by Rabbi David Fainsilber and Father Rick Swanson
Photo credit: Jessica Ojala
It was the day after Christmas in 2017 with temperatures hovering at 12 degrees at 12 noon with a stiff north wind. VPR personality Mark Breen in his Eye on the Sky Forecast was predicting four straight days of sub-zero temperatures. Father Rick Swanson of St. John’s in the Mountains Episcopal Church said: “enough is enough.” After working closely with local service agencies, the Vermont Agency of Human Services, American Red Cross, and with the blessing of parish leadership, the church opened its doors as an emergency warming shelter on the evening of December 27. It began with one guest that first night, but quickly grew.
While the initial burden of housing the guests was not simple, once you see folks come in from the cold, you can’t just turn them out into the cold again.
Father Rick approached Rabbi David Fainsilber of the Jewish Community of Greater Stowe, as well as leaders at the United Church of Johnson and Second Congregational Church of Hyde Park to share the leadership of the emergency warming shelter. Together, those first few months, we all opened our doors and shared the responsibility of housing and feeding those who needed a warm place to stay and hot cup of soup to eat. Eventually, we partnered with the Lamoille County Sheriff Roger Marcoux and opened the doors of the “Yellow House” in Hyde Park. Businesses, social services, law enforcement, interfaith community members, and many more joined together.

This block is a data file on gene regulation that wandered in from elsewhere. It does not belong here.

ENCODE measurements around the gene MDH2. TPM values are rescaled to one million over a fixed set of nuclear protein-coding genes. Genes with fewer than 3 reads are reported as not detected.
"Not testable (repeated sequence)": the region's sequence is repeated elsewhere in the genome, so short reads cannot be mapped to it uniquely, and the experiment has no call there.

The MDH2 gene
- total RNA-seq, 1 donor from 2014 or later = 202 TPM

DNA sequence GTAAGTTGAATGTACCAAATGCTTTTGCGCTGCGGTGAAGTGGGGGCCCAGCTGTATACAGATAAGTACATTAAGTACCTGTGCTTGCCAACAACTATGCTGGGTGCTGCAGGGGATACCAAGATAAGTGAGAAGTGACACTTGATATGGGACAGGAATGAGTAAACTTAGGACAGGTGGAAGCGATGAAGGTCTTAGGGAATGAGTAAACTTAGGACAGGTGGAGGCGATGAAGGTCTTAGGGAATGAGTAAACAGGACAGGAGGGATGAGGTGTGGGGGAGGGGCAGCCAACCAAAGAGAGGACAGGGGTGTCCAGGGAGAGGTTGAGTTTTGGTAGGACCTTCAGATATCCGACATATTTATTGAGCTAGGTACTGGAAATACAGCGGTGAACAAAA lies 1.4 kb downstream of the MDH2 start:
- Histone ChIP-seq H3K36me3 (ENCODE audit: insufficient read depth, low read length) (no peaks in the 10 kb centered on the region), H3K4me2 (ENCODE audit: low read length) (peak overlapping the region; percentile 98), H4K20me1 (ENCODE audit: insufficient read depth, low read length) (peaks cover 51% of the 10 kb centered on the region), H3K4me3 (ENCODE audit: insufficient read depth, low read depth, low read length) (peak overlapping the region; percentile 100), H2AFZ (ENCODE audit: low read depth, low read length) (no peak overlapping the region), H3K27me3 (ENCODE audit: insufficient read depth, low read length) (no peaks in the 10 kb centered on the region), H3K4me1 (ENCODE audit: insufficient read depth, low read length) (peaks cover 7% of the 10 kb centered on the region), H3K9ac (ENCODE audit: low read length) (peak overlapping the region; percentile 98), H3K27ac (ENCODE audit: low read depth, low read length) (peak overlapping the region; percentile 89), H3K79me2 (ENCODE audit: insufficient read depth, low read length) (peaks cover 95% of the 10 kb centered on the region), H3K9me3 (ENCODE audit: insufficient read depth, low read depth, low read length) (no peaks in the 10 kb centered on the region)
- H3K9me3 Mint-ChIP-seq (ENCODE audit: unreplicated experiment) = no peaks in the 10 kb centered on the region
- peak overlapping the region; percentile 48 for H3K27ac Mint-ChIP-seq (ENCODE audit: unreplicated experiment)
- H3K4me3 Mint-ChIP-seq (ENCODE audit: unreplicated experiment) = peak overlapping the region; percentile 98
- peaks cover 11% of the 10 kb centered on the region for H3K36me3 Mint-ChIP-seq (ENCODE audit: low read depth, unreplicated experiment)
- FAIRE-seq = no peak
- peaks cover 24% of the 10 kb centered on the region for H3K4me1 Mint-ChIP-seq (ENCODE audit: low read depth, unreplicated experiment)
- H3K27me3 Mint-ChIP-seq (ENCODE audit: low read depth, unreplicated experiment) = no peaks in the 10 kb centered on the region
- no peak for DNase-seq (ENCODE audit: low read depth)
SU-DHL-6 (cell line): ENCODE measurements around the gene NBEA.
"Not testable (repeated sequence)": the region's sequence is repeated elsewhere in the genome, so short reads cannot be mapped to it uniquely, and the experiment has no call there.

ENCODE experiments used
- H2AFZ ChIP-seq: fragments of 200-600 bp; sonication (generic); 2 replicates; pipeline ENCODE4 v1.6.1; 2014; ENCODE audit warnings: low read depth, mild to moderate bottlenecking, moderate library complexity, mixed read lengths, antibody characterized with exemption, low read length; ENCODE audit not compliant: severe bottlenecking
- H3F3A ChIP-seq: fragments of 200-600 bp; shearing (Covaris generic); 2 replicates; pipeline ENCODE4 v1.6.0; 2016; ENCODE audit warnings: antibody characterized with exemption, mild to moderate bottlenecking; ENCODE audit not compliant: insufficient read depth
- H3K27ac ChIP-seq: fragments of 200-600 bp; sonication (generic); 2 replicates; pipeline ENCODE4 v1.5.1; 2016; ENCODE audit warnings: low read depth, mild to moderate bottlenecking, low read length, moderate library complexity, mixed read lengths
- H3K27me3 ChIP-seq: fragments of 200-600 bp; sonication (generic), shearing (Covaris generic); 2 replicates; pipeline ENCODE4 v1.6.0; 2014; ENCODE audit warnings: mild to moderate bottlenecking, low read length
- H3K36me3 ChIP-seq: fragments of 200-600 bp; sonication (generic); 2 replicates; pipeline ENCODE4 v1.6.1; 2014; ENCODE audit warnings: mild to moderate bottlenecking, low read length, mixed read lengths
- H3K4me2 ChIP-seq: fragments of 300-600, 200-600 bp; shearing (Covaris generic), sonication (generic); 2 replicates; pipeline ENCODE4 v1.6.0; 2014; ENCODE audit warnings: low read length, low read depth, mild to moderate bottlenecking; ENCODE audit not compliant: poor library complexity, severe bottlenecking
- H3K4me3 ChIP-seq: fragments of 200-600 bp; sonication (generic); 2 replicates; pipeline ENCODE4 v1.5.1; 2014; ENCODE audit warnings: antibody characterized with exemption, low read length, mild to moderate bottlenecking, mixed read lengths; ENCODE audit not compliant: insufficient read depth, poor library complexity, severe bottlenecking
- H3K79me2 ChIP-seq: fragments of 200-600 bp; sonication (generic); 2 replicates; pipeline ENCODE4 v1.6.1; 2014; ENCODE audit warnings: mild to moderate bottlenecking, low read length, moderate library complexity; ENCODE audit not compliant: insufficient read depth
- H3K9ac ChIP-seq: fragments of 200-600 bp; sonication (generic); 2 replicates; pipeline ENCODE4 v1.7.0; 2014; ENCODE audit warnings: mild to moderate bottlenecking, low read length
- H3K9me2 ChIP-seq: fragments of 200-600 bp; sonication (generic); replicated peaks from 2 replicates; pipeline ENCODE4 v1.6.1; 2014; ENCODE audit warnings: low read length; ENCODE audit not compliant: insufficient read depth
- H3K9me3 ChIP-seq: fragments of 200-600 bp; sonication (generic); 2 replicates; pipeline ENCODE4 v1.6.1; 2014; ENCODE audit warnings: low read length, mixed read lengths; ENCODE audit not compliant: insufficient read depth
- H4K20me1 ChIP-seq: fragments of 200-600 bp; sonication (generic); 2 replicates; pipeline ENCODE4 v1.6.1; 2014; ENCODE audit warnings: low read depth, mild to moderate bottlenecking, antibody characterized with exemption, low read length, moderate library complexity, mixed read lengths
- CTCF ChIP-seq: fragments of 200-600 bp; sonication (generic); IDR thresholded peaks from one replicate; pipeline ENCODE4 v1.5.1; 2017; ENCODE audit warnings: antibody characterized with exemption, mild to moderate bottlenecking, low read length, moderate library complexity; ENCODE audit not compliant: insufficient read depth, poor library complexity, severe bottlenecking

When we closed that first season, we knew that the community had spoken loud and clear: enough is enough. The emergency warming shelter became the Lamoille Community House (LCH).
Last year, as the pandemic raged and the need for help only grew further, LCH served no less than 120 people, including 30 children, and provided more than 10,000 hours of service to guests staying at the shelter and in area hotels.
This coming 2021-2022 winter season, the doors will once again open at the Yellow House in time for the snow to fall, marking the fifth year of operations. LCH now has an incredible board, an executive director, shelter manager, a housing navigator, day and night staff, and a wide ranging group of volunteers and local donors that help make sure that no one in our county needs to spend another winter night outdoors ever again.
In addition to safe shelter and warm meals, LCH provides connection to social services and, most importantly, dignity, hope, and a path to possibility.
The ultimate goal is to secure stable housing, but with a housing vacancy rate of around 1% in Lamoille County, the housing is just not there yet. In other words, LCH is an essential service, the difference between life and death.
The need continues as we head into another winter of uncertainty. The lease on the Yellow House in Hyde Park is coming to an end after winter concludes. LCH is actively looking for a permanent home that can operate 365 days a year.
Regardless of one’s faith or difference of opinion, there is a moral imperative as clear as the light of day that this essential service to our community must carry on. And we, all of us, are responsible for the basic health and wellbeing of our neighbors.
This past Sunday, October 10 marked World Homeless Day, a day dedicated to raising awareness about homelessness in our community. Please take a moment to learn more, join us, and give at www.lamoilleshelter.org.
Rabbi David Fainsilber, spiritual leader of the Jewish Community of Greater Stowe
Father Rick Swanson, rector of Saint John’s in the Mountains Episcopal Church